As the Taliban showed no sign of truly wanting to negotiate with the Ghani administration after signing the withdrawal agreement with the Americans in February 2020, Massoud set the wheels in motion to build up the armed opposition and by the summer of 2021 had assembled a coalition of militias in northern Afghanistan that he referred to as the “Second Resistance.”
By the time the Taliban captured Kabul in August of 2021, some estimated that the NRF had about 10,000 fighters, including 6,000 commandos, five operational helicopters, and a number of armored vehicles – along with ammunition and other supplies they had been stockpiling for four years.
On October 12, 2021, about two months after the Taliban retook power, the NRF issued an “official declaration,” condemning the new regime for brutal killings, repression, field executions, massacre of worshippers, ethnic cleansing, and crimes against humanity. The declaration also denounced Ghani for surrendering then fleeing the country with the people’s deposits, which it characterized as a “national betrayal.” Ghani allowed the state to collapse and fall into the grip of extremism and bloodthirsty terrorism, the NRF said in the statement.
The group also applauded the international community for refusing to recognize the Taliban regime and vowed to ensure Afghanistan had a “legitimate” government.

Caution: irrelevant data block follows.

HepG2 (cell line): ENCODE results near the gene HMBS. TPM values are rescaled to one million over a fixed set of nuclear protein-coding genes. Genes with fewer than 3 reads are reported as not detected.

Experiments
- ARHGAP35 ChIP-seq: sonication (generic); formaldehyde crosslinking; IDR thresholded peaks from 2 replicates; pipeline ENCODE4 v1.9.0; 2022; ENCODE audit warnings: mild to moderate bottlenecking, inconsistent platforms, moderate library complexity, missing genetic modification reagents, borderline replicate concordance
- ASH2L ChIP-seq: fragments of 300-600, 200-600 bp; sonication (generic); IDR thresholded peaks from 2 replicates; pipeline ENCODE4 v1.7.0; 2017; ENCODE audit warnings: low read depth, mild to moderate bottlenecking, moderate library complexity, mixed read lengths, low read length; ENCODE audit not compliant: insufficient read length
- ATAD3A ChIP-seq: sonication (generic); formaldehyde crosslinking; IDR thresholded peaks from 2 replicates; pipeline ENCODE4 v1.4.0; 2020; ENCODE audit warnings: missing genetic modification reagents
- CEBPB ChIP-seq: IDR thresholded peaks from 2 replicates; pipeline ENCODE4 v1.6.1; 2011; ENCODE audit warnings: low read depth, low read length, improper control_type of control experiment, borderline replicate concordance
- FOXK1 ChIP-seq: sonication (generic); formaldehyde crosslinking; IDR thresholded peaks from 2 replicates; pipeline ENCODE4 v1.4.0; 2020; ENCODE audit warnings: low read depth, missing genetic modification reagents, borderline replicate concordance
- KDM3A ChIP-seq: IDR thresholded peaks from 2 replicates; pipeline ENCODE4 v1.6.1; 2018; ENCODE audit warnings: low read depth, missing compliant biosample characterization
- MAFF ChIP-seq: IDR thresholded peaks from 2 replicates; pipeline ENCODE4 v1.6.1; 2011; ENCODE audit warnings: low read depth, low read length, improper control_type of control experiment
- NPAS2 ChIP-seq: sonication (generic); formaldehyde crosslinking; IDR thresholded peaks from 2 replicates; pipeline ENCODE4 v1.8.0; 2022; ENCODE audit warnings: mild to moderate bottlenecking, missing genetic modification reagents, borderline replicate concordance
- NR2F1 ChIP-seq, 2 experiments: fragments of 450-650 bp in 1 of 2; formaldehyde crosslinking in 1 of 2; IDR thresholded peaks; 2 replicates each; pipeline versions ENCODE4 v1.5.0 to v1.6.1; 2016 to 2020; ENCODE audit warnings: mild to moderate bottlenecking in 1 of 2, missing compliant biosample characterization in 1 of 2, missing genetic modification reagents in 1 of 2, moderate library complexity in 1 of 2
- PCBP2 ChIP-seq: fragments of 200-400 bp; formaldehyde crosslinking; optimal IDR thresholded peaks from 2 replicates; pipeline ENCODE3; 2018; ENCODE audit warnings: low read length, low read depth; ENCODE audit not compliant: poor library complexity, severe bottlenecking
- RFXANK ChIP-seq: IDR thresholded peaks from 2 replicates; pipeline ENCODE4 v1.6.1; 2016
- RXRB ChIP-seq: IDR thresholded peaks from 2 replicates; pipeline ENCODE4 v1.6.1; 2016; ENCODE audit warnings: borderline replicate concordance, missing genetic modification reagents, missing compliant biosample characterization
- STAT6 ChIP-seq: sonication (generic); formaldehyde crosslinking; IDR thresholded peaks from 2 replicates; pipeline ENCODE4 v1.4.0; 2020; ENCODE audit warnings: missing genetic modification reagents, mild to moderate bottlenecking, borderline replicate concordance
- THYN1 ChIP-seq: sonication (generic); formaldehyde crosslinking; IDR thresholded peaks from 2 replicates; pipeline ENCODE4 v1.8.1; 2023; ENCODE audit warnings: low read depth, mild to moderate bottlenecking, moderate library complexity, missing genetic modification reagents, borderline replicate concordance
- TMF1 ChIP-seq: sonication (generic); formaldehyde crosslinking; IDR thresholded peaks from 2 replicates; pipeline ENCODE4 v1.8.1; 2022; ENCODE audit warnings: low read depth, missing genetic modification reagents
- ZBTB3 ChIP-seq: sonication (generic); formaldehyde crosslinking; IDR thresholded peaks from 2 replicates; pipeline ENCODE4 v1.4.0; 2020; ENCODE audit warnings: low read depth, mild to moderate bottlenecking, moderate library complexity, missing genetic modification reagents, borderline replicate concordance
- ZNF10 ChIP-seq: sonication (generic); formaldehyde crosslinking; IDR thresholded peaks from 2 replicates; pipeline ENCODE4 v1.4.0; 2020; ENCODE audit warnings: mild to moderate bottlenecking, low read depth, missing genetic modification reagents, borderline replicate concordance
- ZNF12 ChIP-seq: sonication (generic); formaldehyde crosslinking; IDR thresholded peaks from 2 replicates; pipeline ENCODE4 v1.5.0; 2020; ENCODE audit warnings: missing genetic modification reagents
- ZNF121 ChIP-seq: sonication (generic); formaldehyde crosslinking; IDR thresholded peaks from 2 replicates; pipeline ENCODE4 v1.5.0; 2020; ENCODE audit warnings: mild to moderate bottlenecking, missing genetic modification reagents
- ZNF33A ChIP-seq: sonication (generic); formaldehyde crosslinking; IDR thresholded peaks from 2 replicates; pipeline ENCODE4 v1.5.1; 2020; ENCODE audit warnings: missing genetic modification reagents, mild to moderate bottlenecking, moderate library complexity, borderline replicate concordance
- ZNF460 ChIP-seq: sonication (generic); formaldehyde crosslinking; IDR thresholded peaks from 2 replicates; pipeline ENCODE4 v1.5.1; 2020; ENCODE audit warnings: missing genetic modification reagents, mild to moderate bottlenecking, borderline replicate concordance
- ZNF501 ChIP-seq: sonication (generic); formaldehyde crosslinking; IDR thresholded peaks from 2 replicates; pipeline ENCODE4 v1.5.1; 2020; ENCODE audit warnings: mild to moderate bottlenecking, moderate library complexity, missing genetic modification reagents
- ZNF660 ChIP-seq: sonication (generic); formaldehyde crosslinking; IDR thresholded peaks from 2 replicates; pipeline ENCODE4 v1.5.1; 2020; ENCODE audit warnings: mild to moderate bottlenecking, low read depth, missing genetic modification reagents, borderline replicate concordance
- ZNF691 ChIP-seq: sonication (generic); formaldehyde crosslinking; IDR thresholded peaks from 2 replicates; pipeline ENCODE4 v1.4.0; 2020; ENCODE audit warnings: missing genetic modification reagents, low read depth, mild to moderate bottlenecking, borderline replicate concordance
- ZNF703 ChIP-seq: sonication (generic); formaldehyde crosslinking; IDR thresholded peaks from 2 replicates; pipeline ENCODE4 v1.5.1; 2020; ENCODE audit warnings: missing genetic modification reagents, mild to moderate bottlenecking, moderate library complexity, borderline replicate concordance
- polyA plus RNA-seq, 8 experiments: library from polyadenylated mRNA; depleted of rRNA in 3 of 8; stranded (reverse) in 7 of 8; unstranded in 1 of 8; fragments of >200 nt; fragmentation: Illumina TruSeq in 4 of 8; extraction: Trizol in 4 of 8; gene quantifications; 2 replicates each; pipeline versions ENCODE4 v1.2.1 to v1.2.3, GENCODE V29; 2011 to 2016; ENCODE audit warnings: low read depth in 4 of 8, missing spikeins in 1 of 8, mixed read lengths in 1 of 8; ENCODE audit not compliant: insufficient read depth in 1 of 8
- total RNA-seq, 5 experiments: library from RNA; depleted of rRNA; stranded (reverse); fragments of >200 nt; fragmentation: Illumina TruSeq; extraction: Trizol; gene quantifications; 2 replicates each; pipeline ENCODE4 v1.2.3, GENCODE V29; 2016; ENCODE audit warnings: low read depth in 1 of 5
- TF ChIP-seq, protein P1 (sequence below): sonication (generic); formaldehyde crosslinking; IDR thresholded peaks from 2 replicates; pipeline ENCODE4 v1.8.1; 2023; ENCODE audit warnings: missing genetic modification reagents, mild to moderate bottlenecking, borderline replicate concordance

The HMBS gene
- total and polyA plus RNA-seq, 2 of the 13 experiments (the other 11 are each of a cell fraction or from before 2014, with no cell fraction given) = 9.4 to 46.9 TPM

A week later, the NRF registered as an official foreign lobbying group in the United States. However, the Biden administration has so far refused to entertain demands by some U.S. lawmakers to recognize the NRF as the legitimate government of Afghanistan. The Taliban, for their part, have said any U.S. support for the NRF would constitute a breach of the 2020 Doha agreement.
Just days later, Massoud was found in Tajikistan trying to garner more support for the movement. Tajikistan had been providing substantial assistance to the fight against the Taliban. A spokesperson said Massoud is traveling to different states in the region to convince leaders to back the NRF.
On November 14, in answer to a call for an “international uprising,” by Massoud, protesters took to the street in 20 major cities across the U.S., Europe, Australia, Canada in addition to Kabul. Massoud called on the people of Afghanistan and the world community to unite to combat the Taliban, according to an NRF press release, which said their movement had spread to every province and is growing.